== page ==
Japan to Allow Drone Flights in Urban Areas from Mon.

Courtesy of ANA Holdings Inc.
Drone delivery test conducted by ANA Holdings and others in Kagoshima Prefecture

Tokyo (Jiji Press)—Japan’s revised civil aeronautics law will take effect Monday, allowing drone flights beyond pilots’ line of sight above residential areas including urban districts.

The law revision is expected to lead to full-fledged utilization of drones by a wide range of industries, especially the logistics industry facing labor shortages, prompting many related companies to prepare to make use of drones in their future services.

Drones are currently allowed to fly over urban areas only when operators and others can monitor them visually.

The revised law will relax these regulations, opening the way for so-called Level 4 drone flights, in which operators fly drones in airspace above urban areas even outside their line of sight, the highest level of the country’s four-tier drone flight operation scale.

Operators are required to obtain aircraft certificates and pilot qualifications. They also need to gain advance permissions about safety measures from the land minister for each drone flight operation.

Currently, drones are mostly used for spraying pesticide and inspecting infrastructure.

As the areas where drones are allowed to fly will be expanded to include residential areas, the small aircraft are expected to be utilized for logistics and security services as well as aerial photography, people familiar with the matter said.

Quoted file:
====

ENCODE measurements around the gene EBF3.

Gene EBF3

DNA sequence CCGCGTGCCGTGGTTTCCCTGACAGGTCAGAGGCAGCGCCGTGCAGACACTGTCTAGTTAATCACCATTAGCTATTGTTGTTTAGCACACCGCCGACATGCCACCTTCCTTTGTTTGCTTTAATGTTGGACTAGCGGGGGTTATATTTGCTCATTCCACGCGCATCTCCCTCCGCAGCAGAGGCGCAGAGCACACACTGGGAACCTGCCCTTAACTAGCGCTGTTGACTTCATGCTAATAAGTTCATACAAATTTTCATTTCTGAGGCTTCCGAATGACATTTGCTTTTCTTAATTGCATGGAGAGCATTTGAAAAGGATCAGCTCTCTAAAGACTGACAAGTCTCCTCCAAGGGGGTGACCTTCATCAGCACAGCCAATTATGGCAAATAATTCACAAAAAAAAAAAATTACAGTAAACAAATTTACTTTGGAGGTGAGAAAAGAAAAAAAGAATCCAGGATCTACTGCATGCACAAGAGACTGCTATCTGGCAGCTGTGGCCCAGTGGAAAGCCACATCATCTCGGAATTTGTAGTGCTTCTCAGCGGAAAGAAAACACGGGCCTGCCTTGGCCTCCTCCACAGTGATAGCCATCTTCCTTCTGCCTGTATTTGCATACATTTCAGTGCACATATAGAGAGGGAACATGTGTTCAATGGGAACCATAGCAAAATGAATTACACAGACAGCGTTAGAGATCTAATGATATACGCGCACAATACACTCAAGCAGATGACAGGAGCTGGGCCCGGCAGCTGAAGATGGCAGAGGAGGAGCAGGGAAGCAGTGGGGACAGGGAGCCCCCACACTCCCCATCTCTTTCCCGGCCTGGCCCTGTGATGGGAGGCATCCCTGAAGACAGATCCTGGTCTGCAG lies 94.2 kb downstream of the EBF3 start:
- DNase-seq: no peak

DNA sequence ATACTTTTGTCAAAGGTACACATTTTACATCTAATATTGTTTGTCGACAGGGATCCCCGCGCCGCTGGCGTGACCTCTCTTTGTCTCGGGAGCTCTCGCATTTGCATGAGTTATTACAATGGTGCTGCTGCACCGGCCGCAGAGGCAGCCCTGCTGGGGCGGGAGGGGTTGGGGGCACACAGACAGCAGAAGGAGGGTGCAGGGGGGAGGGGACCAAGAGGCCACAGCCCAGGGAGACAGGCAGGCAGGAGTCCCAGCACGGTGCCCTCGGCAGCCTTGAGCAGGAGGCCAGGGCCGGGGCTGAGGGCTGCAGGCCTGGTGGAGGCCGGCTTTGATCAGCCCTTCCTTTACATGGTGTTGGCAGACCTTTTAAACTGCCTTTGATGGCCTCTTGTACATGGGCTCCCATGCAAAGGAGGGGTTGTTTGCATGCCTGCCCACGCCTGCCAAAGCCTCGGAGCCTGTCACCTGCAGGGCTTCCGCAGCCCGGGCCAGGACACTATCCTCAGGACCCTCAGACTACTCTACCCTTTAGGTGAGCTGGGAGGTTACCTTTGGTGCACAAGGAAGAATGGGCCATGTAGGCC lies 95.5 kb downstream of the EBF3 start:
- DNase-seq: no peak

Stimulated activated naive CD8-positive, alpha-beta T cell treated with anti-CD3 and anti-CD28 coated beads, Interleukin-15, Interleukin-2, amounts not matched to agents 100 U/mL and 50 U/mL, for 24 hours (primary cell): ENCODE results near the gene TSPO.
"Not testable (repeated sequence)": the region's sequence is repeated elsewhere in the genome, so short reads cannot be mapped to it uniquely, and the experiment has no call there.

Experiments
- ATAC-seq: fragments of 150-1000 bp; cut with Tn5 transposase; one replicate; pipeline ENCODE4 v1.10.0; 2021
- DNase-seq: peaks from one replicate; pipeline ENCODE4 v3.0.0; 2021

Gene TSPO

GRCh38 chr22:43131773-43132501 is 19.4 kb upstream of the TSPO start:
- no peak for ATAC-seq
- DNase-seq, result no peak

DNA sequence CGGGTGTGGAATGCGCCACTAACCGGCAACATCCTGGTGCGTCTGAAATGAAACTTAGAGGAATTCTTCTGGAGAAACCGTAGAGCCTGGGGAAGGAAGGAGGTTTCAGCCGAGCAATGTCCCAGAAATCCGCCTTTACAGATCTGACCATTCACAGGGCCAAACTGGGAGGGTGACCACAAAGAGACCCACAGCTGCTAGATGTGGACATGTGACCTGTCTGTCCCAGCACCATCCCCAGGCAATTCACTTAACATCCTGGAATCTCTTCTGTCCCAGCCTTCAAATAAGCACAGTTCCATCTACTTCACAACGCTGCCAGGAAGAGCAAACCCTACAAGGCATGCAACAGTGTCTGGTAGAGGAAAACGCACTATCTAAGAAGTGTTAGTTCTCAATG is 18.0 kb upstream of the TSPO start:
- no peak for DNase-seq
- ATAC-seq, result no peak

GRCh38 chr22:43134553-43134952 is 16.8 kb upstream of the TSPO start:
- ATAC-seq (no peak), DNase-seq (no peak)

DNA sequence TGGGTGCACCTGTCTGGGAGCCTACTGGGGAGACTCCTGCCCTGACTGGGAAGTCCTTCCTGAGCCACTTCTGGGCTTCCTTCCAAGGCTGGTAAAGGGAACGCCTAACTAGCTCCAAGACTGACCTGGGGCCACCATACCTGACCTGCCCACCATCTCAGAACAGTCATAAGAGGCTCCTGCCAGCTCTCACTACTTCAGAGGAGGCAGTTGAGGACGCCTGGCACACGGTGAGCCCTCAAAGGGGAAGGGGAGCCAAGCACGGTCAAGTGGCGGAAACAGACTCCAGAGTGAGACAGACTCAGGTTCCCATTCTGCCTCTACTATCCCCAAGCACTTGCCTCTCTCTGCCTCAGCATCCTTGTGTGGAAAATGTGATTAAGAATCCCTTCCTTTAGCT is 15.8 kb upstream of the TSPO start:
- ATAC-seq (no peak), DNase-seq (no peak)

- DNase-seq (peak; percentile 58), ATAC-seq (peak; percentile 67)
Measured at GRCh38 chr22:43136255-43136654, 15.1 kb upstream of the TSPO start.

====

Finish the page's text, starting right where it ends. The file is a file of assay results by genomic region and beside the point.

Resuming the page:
According to a 2022 drone business report by Impress Research Institute, the size of the drone market, including services and devices, is expected to expand to ¥800 billion in fiscal 2027, up by 2.6-fold from the level projected for fiscal 2022.

Major Japanese logistics service provider Seino Holdings Co. is offering a delivery service using drones with Tokyo-based drone developer Aeronext Inc. in mountain areas in the central Japan prefectures of Yamanashi and Fukui, transporting food and other products to local residents.

Currently, drones used in the delivery service need to take detours, flying above rivers and other nonresidential areas, as they are not allowed to take flight routes above residential areas under the current law.

“The lifting of a ban on Level 4 drone flights will allow our drones to take the shortest route possible,” a Seino official said.

The company plans to limit the drone delivery service to provincial areas for the time being but aims to introduce it in urban areas in the future, according to the official.

Major airlines are also keen to utilize drones in their services.

Japan Airlines and ANA Holdings Inc. , the parent of All Nippon Airways, aim to launch drone delivery services in fiscal 2023 and fiscal 2025, respectively. The major airlines are conducting related demonstration tests in remote island areas, where transportation means are limited.

According to the transport ministry, Level 4 drone flights are expected to be realized in sparsely populated districts in rural areas for some time before they became available in urban areas.

“Further improvement in drone aircraft is needed” to introduce drone delivery services in full scale in city areas, where strong winds and turbulent airflows can occur around skyscrapers, an industry source said.

As a drone flight management system would also be indispensable for simultaneous flights by multiple drones in the same airspace, further efforts by the public and private sectors are necessary to realize safe drone flights in urban areas, pundits said.